Very cool stuff, although initially somewhat "brute-force" in their articulation of "recognition"
What will be argued here is that the scope of recognition processes between parts is increased when preceded by their dispersal, which multiplies the number of encounters and creates a richer potential for recognition.
Very interesting, reading it now. Funny how B.Testa is like de facto authority on subject. With "Dissolvence" the only other paper I found was also his - my browser won't let me see it:http://idc311-www.sciencedirect.com/science/article/pii/S0065249097800032
(More about drug research or something)
And, of course, the cellular automata approach:http://www.mdpi.com/1099-4300/3/2/27
--- Back to the text at hand----http://www.mdpi.com/1099-4300/11/4/993
So, first read initially started me thinking that increasing the number and variety of encounters, by dispersion, does not immediately obtain greater probability of recognition. I think the discriminating factor would have to the repetition of particular encounters. Although by dispersion the number of encounters increases, their repetition, discrimination and recognition would only increase at the expense of variety...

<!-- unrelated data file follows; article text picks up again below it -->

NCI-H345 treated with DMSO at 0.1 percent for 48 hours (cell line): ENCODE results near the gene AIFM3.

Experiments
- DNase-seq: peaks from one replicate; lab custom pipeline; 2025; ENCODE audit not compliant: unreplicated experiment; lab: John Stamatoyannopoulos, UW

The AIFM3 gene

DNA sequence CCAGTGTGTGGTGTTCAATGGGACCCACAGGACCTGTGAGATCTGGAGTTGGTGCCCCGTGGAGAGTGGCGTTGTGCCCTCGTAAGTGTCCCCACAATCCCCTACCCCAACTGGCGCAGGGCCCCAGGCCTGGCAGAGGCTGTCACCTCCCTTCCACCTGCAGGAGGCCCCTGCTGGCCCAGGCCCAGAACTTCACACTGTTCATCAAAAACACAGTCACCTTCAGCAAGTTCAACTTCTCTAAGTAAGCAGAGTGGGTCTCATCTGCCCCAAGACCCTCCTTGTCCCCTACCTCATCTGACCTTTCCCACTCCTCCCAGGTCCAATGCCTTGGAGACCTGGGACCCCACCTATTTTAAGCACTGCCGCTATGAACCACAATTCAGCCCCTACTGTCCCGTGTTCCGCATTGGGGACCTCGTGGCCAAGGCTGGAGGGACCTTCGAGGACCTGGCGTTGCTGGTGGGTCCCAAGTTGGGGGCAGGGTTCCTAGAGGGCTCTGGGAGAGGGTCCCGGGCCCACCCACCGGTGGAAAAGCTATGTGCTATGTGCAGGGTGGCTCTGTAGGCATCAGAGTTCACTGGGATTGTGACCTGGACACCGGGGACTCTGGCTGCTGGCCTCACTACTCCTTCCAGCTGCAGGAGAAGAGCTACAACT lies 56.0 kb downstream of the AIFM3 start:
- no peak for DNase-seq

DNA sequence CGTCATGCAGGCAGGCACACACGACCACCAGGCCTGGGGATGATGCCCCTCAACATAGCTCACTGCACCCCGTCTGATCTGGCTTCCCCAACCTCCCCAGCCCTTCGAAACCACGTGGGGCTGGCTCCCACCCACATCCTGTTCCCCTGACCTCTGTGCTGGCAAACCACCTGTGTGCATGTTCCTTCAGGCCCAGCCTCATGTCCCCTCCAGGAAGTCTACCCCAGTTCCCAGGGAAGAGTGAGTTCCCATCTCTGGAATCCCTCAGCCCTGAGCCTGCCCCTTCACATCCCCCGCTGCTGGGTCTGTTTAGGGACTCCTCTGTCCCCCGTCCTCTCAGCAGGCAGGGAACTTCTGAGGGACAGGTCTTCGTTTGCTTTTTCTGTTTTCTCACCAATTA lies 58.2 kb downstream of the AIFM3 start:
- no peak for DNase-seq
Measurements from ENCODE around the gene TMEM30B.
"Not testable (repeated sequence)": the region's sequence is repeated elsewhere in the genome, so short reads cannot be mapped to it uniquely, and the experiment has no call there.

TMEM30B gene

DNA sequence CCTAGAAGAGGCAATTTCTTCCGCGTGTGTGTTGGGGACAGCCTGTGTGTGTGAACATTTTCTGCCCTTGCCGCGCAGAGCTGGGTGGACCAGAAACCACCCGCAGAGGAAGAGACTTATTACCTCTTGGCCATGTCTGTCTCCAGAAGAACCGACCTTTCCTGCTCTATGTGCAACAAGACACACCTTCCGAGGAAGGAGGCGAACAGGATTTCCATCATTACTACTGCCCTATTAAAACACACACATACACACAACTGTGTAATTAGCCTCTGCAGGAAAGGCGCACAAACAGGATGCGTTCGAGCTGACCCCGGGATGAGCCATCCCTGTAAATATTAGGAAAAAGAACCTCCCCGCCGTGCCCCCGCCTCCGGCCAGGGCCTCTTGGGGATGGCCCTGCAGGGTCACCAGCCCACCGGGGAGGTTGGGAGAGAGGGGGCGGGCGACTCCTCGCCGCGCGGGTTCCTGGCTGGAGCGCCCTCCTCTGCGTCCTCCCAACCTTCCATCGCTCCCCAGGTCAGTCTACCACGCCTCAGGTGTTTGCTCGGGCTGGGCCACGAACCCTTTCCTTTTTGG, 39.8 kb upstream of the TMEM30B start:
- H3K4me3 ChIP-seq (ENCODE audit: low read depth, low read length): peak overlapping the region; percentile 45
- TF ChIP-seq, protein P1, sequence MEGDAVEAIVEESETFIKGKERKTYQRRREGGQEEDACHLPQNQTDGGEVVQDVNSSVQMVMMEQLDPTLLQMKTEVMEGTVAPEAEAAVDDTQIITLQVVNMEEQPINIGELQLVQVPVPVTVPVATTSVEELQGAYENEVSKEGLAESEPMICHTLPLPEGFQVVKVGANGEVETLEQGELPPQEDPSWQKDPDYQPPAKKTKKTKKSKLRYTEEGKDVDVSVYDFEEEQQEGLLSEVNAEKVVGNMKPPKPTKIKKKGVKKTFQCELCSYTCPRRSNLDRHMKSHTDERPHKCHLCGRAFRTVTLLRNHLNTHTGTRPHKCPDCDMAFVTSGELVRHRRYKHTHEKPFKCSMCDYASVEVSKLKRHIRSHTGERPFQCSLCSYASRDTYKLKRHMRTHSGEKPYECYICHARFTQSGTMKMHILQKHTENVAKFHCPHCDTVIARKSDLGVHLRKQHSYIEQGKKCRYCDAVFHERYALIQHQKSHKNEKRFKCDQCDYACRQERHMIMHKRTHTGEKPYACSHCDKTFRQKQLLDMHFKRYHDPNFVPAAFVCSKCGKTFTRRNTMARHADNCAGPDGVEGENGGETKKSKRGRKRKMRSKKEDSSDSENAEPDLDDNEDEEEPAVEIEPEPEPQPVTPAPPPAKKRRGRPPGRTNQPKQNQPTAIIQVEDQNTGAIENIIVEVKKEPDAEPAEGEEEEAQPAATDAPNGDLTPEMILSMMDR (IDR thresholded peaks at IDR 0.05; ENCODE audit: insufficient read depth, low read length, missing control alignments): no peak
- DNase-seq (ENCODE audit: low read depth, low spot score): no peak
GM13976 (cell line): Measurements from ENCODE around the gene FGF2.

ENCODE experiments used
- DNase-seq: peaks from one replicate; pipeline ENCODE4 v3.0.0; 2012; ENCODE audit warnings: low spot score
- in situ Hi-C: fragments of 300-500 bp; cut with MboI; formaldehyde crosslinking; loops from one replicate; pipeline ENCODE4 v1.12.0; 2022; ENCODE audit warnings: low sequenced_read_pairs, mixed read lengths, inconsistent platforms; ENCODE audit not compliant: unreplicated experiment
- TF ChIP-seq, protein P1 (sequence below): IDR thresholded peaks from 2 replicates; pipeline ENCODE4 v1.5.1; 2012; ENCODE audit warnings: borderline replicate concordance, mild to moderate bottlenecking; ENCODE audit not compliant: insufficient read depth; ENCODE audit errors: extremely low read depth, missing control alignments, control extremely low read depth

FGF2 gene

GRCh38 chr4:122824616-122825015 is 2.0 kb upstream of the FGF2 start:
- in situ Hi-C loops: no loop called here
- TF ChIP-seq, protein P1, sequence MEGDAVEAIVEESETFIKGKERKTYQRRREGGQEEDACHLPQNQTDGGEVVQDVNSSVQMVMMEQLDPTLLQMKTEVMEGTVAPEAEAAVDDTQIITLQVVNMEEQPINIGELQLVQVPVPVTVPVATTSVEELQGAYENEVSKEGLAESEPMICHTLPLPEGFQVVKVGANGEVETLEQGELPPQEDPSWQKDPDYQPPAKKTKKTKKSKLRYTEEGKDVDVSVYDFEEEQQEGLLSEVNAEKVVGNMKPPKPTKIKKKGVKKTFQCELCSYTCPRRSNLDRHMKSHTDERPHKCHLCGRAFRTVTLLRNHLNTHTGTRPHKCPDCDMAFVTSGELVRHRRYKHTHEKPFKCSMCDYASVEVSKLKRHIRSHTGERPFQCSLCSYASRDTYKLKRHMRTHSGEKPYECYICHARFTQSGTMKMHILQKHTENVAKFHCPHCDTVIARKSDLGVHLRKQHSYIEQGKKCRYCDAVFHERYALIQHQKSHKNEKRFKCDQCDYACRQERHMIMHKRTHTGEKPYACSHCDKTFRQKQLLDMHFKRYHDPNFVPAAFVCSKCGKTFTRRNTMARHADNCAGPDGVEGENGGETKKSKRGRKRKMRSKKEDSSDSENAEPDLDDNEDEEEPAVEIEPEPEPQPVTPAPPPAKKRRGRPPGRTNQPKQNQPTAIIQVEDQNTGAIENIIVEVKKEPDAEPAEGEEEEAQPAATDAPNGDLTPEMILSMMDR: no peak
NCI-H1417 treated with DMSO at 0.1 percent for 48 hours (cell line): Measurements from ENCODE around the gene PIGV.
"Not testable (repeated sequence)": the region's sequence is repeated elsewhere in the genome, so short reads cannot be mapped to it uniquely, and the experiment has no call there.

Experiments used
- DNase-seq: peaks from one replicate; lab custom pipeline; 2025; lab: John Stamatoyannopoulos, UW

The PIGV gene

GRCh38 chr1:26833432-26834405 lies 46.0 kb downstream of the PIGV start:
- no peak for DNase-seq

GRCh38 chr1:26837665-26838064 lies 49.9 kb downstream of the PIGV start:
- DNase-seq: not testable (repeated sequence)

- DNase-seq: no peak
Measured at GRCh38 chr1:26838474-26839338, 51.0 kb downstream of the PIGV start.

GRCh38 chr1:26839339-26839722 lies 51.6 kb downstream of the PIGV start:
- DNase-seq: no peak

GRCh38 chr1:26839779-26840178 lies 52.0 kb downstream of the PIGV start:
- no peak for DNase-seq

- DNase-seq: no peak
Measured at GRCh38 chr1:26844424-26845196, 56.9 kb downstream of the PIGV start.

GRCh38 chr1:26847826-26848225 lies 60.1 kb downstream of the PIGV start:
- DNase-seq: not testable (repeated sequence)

Then I realize that might be addressed by "The Kullback-Lieber Divergence", although I have no idea why. Then my understanding of Top-Down" in the context of submersion indicates that I should probably give this a second pass... Sleepy time now.